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UN Endeavours to Ensure that Children have a Say in Climate Change Moves

By Miriam Azar

New York, USA, 22 September 2009 – A delegation of young people appealed to world leaders for meaningful action today at the UN Secretary-General’s Summit on Climate Change. The group of 13 young participants, ranging from 14 to 18 years of age, asked leaders to come together and make a difference on environmental sustainability.

“I would ask world leaders to bring climate change to the highest of their agenda,” added Sayed Aown Shahzad, a 15-year-old originally from Pakistan. “I come from an agricultural background, and climate change has affected us adversely – socially and economically. My country has a population of 162 million and faces this dilemma, as does the rest of the world.”

At the request of the Secretary-General’s Climate Change Team, UNICEF organized the delegation of youths living in the United States but representing diverse nationalities. They greeted heads of state and government with personal stories about how climate change has affected their lives.

Concern about health effects

Dayanara Veliz, 16, from the New York City borough of the Bronx, expressed concern about the health effects of climate change.

“Climate change creates warmer temperatures, which increase air pollution. Bronx County has some of the highest rates of asthma in the United States,” she explained. Dayanara noted that her sister suffers from asthma, and she recalled going to the hospital with her mother late at night on several occasions when her sister had asthma attacks. “It’s scary to think how many kids around me are in danger,” she said.

Shantanu Kumar Roy, 17, a Bangladeshi living in New York, remembers how it once rained for three weeks on end in his hojme country. “My entire neighborhood was flooded, and water filled our home. Epidemics broke out. My grandmother and I were affected by cholera and were hospitalized for two weeks.” he said.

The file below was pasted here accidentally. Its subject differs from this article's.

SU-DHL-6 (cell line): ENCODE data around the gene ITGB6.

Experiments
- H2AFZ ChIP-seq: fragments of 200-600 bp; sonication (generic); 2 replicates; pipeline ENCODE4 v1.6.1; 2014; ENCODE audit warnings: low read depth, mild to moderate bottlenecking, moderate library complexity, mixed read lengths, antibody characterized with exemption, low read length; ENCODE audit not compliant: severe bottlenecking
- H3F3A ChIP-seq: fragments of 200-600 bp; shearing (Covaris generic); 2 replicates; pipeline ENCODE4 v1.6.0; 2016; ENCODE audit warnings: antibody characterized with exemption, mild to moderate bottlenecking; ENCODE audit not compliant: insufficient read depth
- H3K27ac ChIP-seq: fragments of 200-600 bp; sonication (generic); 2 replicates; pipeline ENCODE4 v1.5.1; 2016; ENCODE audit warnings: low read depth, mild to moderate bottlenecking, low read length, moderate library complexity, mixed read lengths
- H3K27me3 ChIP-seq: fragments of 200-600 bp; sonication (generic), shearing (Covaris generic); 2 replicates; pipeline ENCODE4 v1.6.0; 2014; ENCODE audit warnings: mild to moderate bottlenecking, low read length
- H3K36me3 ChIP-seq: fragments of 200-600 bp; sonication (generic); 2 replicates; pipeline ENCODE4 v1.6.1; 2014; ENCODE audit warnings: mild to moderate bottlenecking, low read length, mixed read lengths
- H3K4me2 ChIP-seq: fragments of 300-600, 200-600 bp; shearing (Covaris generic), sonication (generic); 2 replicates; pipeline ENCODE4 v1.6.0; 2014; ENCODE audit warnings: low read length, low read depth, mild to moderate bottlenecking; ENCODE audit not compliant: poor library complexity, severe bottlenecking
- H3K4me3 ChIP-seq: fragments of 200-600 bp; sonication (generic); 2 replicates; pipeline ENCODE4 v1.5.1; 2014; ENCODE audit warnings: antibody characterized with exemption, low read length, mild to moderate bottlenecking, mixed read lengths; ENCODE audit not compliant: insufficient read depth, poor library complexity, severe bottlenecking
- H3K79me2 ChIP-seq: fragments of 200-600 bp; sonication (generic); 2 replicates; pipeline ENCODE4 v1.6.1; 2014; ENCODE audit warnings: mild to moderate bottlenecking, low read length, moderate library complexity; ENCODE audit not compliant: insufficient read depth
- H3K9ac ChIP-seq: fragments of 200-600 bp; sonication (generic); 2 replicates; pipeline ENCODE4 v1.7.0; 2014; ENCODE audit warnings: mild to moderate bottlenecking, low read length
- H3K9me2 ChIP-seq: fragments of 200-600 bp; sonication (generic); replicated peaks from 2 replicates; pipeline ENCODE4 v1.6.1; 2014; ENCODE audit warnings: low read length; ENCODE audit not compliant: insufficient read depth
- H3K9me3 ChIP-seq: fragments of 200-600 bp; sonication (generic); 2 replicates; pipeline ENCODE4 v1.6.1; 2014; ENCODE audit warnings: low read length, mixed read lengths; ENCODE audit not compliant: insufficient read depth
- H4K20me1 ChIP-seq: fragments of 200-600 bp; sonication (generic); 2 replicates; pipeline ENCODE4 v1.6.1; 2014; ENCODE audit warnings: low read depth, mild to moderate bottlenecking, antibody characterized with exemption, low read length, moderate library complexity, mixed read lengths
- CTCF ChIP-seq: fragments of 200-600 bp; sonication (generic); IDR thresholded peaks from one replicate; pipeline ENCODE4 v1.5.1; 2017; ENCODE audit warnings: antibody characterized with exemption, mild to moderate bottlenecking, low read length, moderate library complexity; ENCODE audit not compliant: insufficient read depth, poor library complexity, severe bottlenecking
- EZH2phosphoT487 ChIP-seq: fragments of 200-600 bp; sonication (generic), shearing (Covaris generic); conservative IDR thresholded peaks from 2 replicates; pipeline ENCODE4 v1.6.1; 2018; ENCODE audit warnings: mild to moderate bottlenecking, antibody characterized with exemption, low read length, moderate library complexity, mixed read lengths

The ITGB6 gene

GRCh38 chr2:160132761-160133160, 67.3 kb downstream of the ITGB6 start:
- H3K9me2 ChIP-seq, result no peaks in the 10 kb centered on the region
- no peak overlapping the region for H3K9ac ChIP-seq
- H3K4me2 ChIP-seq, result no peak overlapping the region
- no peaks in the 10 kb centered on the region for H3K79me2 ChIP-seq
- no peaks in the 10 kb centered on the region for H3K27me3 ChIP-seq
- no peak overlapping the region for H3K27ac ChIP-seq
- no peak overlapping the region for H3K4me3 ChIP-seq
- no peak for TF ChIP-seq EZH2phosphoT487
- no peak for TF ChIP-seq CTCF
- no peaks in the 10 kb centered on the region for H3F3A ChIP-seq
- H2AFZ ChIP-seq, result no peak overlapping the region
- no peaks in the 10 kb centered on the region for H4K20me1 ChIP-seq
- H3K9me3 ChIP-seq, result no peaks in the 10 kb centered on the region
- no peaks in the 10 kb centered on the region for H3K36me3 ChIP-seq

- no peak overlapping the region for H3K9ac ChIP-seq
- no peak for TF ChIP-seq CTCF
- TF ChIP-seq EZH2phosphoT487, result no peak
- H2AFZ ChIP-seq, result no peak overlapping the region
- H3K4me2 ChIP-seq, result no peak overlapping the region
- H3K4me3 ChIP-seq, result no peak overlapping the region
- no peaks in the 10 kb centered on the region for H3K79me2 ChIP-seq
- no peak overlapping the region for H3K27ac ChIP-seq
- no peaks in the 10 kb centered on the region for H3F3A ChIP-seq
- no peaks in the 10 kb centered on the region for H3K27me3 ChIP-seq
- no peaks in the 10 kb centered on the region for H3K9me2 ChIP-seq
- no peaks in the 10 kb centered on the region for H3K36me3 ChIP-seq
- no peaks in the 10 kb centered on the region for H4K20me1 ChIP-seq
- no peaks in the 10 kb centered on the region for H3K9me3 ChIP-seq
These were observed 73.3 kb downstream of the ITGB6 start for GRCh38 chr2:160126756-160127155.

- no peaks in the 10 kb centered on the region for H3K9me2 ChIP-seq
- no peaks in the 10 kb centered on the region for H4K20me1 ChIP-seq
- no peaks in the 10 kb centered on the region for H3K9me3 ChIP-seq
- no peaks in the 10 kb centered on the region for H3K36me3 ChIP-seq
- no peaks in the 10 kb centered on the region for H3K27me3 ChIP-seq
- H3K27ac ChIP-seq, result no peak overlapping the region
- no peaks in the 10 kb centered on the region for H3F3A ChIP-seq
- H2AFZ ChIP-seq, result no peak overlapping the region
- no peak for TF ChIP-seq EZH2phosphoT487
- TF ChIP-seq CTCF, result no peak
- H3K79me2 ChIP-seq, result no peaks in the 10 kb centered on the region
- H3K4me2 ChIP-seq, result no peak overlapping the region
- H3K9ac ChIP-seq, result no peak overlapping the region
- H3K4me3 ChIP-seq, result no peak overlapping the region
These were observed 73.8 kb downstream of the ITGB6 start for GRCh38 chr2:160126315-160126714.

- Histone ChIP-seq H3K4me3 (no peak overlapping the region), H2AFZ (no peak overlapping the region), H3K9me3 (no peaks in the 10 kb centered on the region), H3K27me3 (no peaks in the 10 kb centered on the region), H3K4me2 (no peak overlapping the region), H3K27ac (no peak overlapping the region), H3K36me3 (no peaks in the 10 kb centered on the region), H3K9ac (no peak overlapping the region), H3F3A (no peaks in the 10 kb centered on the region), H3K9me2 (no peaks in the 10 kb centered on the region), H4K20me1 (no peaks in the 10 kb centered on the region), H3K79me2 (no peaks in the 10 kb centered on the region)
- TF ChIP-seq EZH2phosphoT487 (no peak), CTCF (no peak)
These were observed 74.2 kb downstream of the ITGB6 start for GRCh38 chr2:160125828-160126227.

Marcos Almada, 17, said he first recognized the effects of climate change when a dry spell in his native Paraguay damaged the livelihoods of his family and community. “Without rain, the crops were not able to grow and many people lost their harvest, which was their main source of income,” he recalled.

United to address climate change

Besides presenting their own testimony about climate change, the young participants detailed the issues they want world leaders to address.

The youths assisted in the production and narration of a short film that was shown at the summit. In it, they proposed a series of climate-change solutions, including floating schools and gardens in flood plains, drip irrigation in drought-prone areas, and expanded solar and wind power.

They also pointed out that young people around the world are keenly aware of the need to protect their communities and nations from the effects of climate change – and that they’re taking action to adapt to the risks, and to mitigate the consequences by reducing or eliminating emissions.

“Its aggravating when I realize, as a 17-year-old, that some adults disregard global warming and climate change as impending world issues simply because they can’t see the long-term impact,” said Indy Li, whose family background is in eastern Europe and China.

Working in partnership

UNICEF has been collaborating with its partners on various climate-change initiatives – notably the Unite for Climate platform for young people and the Children’s Climate Forum in Copenhagen.

The agency’s partners in these and other initiatives encompass a wide range of UN agencies and non-governmental organizations. UNICEF also works with youth and advocacy organizations, such as the World Association of Girl Guides and Girl Scouts, Children in a Changing Climate and 350.org – as well as research institutes like The Energy and Resources Institute, the Earth Institute at Columbia University and the Mediterranean Centre for Sustainable Development Programmes. Private-sector partners include Google and YouTube.

Today’s summit in New York brings governments together to advance negotiations toward a global agreement at the UN Conference on Climate Change, which will take place in Copenhagen this December. The participation of young people at the summit highlighted their right to engage in an issue that will have a direct impact on their future.

“If climate change continues, it will certainly affect my children and grandchildren,” said Marcos Almada. “They would feel the impact of climate changes on the water and food supply, among many other consequences.”

For more details go to UN News Centre at http://www.un.org/news
www.unicef.or/lac


 

 

 
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